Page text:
3. Kaya toast. That's white bread (not high fiber, not whole wheat) slathered with kaya jam and grilled. With chunks of butter in between, don't forget.

What's kaya? It's a jam made with eggs, coconut milk and sugar, with a dash of pandan for flavor. Yez, this meal is not for the weak-hearted or insulin-challenged.

These are the three components of the kaya toast set breakfast, SGD4.20 (about US$3.40) at Ya Kun Kaya Toast on China Street. Cheap, delicious, filling. So good and so, so bad.

Monday, November 4, 2013

eat tian tian chicken rice every day

In the heart of Singapore's Chinatown, there is a magical wonderland known as Maxwell Food Centre.

Near the entrance, there's a guide for lost souls.

Inside, the ravenous multitude stake their claims.

As for me, I have come to Maxwell Road for one reason, and one reason only-- Tian Tian Hainanese Chicken Rice. At 2PM, the queue is still astonishingly long, but I will accept no substitutes.

Sunday, November 3, 2013

shopping in singapore

A wiseacre (or was it a wise man?) once said, "There are only three seasons in Singapore: hot, hotter, and shopping." For most people who visit SG, this is true. But as my friends and family know, I'm not much of a shopper, preferring to spend my moolah on stuffing my face. There are some things, however, that I consider must-buys in Singapore because these items just aren't available here in the Third World.

To those of you who have wandered onto this page, all excited because of the keyword "shopping", let me apologize to you right away. This is probably not what you had in mind.

My usual first stop is Watsons. Yez, we have Watsons stores here, but we don't have Panadol. Why is that? Panadol is the most useful and effective pharmaceutical product in the universe.

Hoarding different types of Panadol. Extend (SGD 5.25), extra strength (SGD 5.20) and cough+cold (SGD 7.80).

Steph (silent H) introduced me to this variant of Halls. Better than Valda or Fisherman's Friend. Haven't pitted it against Altoids yet, though.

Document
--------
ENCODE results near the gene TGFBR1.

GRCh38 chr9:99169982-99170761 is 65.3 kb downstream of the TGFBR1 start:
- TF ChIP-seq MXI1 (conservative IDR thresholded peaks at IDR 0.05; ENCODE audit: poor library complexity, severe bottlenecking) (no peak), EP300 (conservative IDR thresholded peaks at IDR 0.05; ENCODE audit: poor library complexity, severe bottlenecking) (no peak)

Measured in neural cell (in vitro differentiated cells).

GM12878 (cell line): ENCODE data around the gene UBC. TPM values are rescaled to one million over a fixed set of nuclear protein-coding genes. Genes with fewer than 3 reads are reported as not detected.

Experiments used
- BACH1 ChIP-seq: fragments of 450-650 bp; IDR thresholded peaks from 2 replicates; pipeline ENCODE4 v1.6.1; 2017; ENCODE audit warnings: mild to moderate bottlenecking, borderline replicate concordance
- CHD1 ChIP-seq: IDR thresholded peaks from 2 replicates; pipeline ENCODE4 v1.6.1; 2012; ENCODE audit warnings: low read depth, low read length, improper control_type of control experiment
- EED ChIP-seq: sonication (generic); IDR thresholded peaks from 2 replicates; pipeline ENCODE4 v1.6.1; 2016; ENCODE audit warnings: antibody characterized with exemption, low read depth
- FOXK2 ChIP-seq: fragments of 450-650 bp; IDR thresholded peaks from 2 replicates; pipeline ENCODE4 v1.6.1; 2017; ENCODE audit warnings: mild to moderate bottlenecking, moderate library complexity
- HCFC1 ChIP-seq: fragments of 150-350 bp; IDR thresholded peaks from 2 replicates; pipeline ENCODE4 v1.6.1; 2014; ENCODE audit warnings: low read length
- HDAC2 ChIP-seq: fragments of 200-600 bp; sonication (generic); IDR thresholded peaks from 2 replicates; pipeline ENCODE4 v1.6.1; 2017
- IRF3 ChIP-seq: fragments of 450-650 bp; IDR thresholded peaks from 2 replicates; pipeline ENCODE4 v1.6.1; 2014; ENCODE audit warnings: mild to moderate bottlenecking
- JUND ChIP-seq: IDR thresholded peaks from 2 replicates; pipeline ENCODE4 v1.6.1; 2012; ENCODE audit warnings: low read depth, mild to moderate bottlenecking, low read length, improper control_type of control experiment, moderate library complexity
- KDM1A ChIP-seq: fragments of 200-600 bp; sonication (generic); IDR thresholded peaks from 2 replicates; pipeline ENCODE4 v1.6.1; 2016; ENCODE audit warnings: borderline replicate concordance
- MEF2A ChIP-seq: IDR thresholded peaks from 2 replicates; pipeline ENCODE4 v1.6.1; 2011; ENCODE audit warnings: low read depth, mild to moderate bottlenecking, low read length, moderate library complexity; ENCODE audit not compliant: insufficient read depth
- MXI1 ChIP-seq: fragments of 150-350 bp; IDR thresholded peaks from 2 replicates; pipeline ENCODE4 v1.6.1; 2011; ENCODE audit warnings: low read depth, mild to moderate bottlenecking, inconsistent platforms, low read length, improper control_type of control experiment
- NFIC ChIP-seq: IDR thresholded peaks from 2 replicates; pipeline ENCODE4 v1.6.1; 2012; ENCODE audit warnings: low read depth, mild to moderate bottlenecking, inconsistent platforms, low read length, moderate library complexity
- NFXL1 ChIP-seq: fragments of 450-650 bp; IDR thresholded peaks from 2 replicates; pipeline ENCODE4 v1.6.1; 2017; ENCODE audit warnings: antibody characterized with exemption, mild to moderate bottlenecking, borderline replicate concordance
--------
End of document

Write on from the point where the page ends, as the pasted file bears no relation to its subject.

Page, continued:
Halls extra strong candy (SGD 0.80). Make sure it's the black one.

When I was in high school, everyone used Biore to wash his or her face. And then suddenly it disappeared from the Philippine market, leaving a generation of pubescent acne-riddled youth despondent and desperate.

Biore facial foam (SGD 7.10), Biore marshmallow whip facial wash refill pack (SGD 10.90), and Eric Favre Beauty Hair color creme (SGD 34.90).

I bought the hair color because the salesman was so convincing, or maybe I'm just a sucker. I'm planning to try it out in a couple of weeks. I hope it doesn't make me go bald.

Saturday, November 2, 2013

bengawan solo pineapple tarts

It was almost 10PM on 29 October 2013, my last night in Singapore. At the basement of Takashimaya on Orchard Road, there was a plethora of munchies on display. What to get?

I had read somewhere that one of the things that you must buy in Singapore is Bengawan Solo pineapple tarts. Honestly, they didn't sound very appealing to me. I like tarts. I like pineapple. Together, though, not so much.

But I had some cash burning a hole in my pocket, a huge check-in baggage allowance that I'd already paid for, and a niggling sense that I would regret getting on the plane without purchasing some type of local pastry.

The smallest box cost SGD18.80 (about US$15) and contained 38 thumb-sized pieces.

Ingredients: butter, eggs, milk, flour, sugar and pineapple filling.

Friday, November 1, 2013

chili crab @ chinatown seafood

Six days and five nights in Singapore, one of my favoritest places in the whole wide world. So much to eat, so little time. At the top of my list, the dish that I missed the most, the national dish, the often-imitated-never-equalled-outside-the-country dish: chili crab.

This was my fifth time in Singapore, but I'd only had chili crab three times because there are just too many delicious (and unhealthy) things to eat in that tiny country. During my trip last week, I knew that I would never forgive myself if I passed on it again.

So, where? I already tried No Signboard and Jumbo. I heard that Tung Lok Seafood Restaurant on Orchard Road was good. Also recommended were Roland Restaurant and Red House Seafood at Robertson Quay. But I was already in Chinatown and I figured that there should be decent chili crab in the neighborhood.

A quick Google search for "best chili crab chinatown" produced Chinatown Seafood Restaurant, just two blocks from my hotel.

In the daylight, it looked very nondescript and generic. Perhaps not a restaurant I would normally patronise, but I could not resist the chili crab's siren call any longer.

At night, the place was jumping. The dining area was huge and filled with a promising mix of Asians and ang mo.